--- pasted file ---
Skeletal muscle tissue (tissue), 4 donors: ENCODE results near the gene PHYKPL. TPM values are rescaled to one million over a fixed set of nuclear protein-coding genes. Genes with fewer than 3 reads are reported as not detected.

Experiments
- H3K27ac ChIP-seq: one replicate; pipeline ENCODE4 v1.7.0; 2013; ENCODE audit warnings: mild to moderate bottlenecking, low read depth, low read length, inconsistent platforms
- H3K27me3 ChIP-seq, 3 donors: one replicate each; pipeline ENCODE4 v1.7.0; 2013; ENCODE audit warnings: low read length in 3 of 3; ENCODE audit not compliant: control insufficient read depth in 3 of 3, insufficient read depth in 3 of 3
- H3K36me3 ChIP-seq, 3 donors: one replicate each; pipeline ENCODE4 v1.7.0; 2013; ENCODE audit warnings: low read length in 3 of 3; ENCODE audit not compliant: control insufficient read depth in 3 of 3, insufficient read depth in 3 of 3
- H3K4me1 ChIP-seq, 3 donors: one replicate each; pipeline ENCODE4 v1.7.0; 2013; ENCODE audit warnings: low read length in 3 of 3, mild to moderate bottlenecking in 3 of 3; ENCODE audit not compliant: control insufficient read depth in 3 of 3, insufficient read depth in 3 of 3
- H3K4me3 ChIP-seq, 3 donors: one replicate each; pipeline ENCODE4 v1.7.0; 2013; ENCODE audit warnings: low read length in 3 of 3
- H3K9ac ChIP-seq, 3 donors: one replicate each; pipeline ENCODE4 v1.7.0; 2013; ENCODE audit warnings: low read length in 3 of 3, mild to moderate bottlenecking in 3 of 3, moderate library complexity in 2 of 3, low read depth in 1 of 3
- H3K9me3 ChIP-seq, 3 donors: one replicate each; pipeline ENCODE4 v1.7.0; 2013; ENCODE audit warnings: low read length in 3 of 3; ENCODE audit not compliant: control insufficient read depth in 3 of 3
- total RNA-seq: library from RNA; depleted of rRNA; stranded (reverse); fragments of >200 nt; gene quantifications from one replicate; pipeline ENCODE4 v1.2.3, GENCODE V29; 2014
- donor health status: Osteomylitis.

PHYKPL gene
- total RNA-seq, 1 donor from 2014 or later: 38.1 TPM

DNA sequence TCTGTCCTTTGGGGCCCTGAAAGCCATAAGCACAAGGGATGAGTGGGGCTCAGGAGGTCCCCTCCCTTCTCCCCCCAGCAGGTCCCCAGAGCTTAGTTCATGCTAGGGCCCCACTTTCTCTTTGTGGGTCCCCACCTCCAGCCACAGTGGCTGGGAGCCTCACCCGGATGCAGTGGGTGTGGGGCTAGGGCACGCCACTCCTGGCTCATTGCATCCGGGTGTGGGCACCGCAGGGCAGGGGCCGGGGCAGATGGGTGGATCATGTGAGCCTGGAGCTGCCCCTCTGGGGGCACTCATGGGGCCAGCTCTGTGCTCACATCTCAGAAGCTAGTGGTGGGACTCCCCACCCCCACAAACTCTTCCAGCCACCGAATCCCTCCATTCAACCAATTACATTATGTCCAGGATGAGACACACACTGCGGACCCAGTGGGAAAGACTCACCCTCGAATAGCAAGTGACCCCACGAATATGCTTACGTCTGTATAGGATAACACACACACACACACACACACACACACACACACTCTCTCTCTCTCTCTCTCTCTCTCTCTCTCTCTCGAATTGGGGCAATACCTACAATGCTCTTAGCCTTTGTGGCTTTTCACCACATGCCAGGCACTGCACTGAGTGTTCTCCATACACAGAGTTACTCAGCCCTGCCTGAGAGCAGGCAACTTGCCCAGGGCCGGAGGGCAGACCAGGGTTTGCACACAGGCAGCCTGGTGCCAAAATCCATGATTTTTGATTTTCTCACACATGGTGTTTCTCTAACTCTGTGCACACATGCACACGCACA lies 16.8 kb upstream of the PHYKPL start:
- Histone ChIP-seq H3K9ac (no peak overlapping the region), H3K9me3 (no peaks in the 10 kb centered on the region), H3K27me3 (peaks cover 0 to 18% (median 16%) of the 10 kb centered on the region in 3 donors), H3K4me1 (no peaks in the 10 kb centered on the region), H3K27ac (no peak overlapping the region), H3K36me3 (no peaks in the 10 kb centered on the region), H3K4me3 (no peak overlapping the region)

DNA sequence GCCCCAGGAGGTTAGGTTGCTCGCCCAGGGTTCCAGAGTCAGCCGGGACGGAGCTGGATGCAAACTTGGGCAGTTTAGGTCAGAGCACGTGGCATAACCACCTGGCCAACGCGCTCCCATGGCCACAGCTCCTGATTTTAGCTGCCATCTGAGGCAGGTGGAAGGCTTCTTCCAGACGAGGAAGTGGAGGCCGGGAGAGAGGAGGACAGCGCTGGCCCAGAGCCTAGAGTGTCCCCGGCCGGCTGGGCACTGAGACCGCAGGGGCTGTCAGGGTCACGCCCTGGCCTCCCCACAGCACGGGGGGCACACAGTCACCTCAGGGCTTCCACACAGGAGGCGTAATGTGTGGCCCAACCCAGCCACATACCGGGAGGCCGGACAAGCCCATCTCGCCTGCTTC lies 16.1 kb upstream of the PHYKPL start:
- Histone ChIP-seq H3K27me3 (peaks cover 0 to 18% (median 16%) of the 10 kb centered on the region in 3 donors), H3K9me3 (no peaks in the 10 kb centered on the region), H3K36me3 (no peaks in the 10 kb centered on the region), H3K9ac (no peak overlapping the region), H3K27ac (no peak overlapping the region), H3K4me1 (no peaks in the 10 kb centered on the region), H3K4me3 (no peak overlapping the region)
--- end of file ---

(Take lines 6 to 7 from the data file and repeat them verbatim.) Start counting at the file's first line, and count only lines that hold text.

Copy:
- H3K4me1 ChIP-seq, 3 donors: one replicate each; pipeline ENCODE4 v1.7.0; 2013; ENCODE audit warnings: low read length in 3 of 3, mild to moderate bottlenecking in 3 of 3; ENCODE audit not compliant: control insufficient read depth in 3 of 3, insufficient read depth in 3 of 3
- H3K4me3 ChIP-seq, 3 donors: one replicate each; pipeline ENCODE4 v1.7.0; 2013; ENCODE audit warnings: low read length in 3 of 3